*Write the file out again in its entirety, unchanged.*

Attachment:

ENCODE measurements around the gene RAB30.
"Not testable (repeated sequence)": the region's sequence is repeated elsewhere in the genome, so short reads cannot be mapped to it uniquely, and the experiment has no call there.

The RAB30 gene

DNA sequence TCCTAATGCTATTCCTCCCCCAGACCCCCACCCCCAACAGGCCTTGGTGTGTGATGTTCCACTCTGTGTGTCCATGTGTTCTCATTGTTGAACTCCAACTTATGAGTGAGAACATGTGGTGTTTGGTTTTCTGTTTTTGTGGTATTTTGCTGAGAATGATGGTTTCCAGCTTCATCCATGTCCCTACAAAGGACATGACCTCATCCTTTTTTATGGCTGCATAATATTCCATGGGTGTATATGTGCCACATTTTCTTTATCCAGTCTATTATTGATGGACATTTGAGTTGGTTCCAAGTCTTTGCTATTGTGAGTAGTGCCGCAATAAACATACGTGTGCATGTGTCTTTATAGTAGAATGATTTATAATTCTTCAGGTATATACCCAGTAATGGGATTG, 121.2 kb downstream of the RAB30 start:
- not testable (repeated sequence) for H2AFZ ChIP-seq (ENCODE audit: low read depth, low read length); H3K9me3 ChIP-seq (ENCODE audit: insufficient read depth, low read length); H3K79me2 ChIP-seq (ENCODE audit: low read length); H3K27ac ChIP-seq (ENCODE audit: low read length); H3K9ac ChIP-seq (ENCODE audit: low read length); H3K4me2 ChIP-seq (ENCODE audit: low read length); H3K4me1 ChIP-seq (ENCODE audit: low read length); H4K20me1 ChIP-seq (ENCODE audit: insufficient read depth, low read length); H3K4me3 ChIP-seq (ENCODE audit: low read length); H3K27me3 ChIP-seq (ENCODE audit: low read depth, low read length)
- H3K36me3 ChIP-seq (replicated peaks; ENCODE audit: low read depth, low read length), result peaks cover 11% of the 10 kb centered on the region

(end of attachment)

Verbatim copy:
ENCODE measurements around the gene RAB30.
"Not testable (repeated sequence)": the region's sequence is repeated elsewhere in the genome, so short reads cannot be mapped to it uniquely, and the experiment has no call there.

The RAB30 gene

DNA sequence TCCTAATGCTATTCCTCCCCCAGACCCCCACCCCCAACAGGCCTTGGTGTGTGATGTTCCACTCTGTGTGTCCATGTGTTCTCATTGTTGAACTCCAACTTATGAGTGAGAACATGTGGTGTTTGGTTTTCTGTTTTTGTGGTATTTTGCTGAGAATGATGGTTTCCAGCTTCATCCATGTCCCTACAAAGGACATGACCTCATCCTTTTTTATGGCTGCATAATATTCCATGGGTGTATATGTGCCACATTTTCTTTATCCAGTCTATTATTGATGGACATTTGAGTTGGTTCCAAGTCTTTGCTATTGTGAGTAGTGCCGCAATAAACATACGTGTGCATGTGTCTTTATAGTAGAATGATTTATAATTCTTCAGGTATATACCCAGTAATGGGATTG, 121.2 kb downstream of the RAB30 start:
- not testable (repeated sequence) for H2AFZ ChIP-seq (ENCODE audit: low read depth, low read length); H3K9me3 ChIP-seq (ENCODE audit: insufficient read depth, low read length); H3K79me2 ChIP-seq (ENCODE audit: low read length); H3K27ac ChIP-seq (ENCODE audit: low read length); H3K9ac ChIP-seq (ENCODE audit: low read length); H3K4me2 ChIP-seq (ENCODE audit: low read length); H3K4me1 ChIP-seq (ENCODE audit: low read length); H4K20me1 ChIP-seq (ENCODE audit: insufficient read depth, low read length); H3K4me3 ChIP-seq (ENCODE audit: low read length); H3K27me3 ChIP-seq (ENCODE audit: low read depth, low read length)
- H3K36me3 ChIP-seq (replicated peaks; ENCODE audit: low read depth, low read length), result peaks cover 11% of the 10 kb centered on the region